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Hart, Clive / Structure and motif in Finnegans wake

Chapter one: some aspects of Finnegans Wake,   pp. 23-43 PDF (1.4 MB)

Page 23

I: NEW IRISH STEW (190.09) 
our fascinating best-sellers brilliantly edited and condensed for your greater
enjoyment, and all bound together in one luxurious volume.' So runs a recent
advertisement for a collection of ' condensed books', but it also does very
well as a description of Finnegans Wake, unless four be too low a figure.
Even the word ' best-sellers' is not so wide of the mark as it would have
been a few years ago. The novel of which Mr. J. I. M. Stewart has written:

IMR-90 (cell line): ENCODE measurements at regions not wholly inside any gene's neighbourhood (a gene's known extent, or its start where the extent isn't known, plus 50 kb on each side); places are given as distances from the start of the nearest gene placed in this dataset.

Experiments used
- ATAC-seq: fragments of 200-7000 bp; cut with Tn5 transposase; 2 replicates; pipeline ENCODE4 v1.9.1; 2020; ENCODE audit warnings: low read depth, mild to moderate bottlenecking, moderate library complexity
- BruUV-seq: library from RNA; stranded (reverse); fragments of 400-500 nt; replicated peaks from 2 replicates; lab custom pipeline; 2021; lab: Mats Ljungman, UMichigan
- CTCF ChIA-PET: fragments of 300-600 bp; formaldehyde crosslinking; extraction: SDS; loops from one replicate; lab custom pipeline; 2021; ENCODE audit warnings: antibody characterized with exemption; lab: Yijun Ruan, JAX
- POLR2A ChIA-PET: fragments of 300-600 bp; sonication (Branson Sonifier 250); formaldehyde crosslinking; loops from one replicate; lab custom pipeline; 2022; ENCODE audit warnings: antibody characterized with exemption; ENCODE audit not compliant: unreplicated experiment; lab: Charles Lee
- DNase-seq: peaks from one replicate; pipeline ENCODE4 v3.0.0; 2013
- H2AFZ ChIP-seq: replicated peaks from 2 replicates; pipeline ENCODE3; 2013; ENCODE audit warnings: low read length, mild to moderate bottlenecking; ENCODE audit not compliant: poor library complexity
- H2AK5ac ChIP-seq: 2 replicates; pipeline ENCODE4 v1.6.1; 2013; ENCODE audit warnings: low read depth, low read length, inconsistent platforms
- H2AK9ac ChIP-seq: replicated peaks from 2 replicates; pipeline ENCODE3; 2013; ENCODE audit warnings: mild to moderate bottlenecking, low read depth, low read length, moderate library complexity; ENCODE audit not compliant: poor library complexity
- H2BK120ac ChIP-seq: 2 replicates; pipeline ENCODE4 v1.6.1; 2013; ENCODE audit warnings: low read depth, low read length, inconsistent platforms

' it is in the main a closed book even to most persons of substantial literary
cultivation" has recently been issued in a low-priced paperbound edition
of 20,000 copies, and I am told that a further printing is already projected.
It may be that the number and variety of the ' condensed books' contained
in Finnegans Wake accounts for the growing popularity of what must by any
estimate be accounted an extremely difficult work to penetrate, for once
a break-through has been achieved, the reader can find in it, according to
taste, a history of Ireland, a survey of English literature, a universal
mythology, a naturalistic novel, an autobiography of James Augustine Joyce,
a summary cosmology. Whether this impress as intriguing, pretentious, annoying,
repellent, beautiful, dull or brilliant, all must agree that Finnegans Wake
is a quite extraordinarily rich production. Joyce claimed to have discovered
that he could do anything with language,2 but even more impressive than his
1 J~ I. M. Stewart, James Joyce, London, 1957, p. 37. 
2 Givens, p. 13. 

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